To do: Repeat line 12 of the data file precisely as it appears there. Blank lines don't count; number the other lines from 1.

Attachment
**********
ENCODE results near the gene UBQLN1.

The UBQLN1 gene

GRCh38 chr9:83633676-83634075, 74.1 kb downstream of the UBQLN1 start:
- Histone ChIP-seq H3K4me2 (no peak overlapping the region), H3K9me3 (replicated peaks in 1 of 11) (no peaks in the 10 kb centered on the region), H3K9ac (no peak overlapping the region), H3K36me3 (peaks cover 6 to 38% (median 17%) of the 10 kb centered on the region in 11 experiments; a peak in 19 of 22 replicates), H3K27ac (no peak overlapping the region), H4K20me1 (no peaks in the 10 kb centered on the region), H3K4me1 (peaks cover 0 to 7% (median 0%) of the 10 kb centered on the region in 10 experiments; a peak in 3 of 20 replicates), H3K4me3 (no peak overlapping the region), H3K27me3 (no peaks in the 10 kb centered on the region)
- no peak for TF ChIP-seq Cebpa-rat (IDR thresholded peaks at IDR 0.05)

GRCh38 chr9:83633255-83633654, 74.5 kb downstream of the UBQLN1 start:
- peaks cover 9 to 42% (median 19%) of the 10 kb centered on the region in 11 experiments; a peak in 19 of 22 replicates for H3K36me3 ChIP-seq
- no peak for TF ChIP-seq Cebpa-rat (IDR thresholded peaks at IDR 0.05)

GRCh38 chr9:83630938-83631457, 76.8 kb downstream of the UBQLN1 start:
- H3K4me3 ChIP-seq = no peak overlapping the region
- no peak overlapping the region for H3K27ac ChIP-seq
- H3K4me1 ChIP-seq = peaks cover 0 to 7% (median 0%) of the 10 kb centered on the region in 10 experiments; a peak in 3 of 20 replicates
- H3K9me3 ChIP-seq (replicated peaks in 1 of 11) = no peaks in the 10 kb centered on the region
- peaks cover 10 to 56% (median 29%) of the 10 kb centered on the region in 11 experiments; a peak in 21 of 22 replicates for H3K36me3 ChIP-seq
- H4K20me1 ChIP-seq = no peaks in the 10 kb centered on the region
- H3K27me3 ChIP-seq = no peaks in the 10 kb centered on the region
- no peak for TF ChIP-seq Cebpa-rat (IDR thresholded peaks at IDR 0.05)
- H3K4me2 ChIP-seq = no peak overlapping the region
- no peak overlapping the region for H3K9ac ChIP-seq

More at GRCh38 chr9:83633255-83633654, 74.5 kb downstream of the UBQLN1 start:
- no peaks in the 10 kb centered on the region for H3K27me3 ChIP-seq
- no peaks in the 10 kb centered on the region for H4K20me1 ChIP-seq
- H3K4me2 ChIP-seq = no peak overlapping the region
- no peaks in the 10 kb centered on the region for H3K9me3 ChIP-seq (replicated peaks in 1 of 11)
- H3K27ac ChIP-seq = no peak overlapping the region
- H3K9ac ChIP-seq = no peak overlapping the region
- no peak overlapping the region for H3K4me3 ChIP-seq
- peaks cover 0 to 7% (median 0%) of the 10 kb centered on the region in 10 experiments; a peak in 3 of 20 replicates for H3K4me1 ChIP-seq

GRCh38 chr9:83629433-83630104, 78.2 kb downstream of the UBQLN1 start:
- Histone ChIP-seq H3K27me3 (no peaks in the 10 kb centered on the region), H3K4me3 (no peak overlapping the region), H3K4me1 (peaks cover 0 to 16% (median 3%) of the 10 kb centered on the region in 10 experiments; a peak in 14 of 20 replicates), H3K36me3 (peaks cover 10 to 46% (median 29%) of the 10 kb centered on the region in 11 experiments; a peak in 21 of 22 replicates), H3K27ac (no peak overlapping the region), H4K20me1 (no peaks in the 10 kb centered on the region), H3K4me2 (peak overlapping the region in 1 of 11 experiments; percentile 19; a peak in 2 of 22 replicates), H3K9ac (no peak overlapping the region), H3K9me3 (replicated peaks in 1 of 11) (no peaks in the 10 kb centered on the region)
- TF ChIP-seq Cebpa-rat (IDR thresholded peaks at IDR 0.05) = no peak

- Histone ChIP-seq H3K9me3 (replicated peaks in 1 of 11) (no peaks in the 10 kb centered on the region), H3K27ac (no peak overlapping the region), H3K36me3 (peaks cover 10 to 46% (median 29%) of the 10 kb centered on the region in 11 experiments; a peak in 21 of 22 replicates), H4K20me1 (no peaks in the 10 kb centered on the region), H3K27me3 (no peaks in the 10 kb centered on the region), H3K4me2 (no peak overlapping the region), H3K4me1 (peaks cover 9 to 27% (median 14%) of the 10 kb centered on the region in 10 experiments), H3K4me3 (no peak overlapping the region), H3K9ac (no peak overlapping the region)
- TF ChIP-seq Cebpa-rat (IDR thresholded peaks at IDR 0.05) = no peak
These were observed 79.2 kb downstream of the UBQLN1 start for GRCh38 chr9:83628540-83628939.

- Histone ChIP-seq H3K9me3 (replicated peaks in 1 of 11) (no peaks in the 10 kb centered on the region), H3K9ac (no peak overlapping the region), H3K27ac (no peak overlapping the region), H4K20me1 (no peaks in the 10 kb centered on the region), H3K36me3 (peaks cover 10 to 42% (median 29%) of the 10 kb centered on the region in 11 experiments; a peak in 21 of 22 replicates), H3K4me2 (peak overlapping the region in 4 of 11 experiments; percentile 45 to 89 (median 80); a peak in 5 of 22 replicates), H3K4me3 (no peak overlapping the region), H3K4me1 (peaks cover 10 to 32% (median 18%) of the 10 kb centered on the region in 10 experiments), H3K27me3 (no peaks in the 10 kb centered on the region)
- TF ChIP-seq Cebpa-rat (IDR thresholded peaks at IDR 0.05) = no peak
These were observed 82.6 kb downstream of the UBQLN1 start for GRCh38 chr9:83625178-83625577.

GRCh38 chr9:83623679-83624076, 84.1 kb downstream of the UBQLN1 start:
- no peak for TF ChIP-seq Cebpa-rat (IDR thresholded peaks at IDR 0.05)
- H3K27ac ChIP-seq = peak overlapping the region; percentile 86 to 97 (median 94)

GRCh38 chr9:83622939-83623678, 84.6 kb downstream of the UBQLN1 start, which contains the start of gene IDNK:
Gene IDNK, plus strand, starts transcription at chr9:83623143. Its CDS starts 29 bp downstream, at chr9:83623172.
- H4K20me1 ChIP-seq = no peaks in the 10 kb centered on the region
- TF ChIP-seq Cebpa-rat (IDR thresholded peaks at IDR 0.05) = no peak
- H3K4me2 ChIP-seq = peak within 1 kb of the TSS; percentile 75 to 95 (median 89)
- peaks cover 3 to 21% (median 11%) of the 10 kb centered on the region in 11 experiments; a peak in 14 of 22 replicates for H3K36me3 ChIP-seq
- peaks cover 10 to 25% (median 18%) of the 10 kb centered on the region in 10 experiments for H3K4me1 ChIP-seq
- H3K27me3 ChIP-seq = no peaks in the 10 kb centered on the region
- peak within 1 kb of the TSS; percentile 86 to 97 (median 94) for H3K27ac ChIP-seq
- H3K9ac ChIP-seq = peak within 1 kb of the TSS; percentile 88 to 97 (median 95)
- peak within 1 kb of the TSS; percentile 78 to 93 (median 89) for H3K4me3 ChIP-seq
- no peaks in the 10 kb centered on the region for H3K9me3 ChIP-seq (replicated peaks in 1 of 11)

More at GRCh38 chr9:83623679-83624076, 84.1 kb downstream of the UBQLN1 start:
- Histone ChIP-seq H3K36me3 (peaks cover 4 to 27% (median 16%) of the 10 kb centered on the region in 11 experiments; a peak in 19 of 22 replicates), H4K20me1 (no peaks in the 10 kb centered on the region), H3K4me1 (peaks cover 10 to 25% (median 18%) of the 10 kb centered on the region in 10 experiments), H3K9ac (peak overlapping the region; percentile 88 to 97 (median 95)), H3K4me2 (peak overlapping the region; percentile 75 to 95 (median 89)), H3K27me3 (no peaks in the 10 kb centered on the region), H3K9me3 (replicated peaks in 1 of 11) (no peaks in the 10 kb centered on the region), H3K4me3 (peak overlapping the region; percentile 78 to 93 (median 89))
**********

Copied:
- H3K4me1 ChIP-seq = peaks cover 0 to 7% (median 0%) of the 10 kb centered on the region in 10 experiments; a peak in 3 of 20 replicates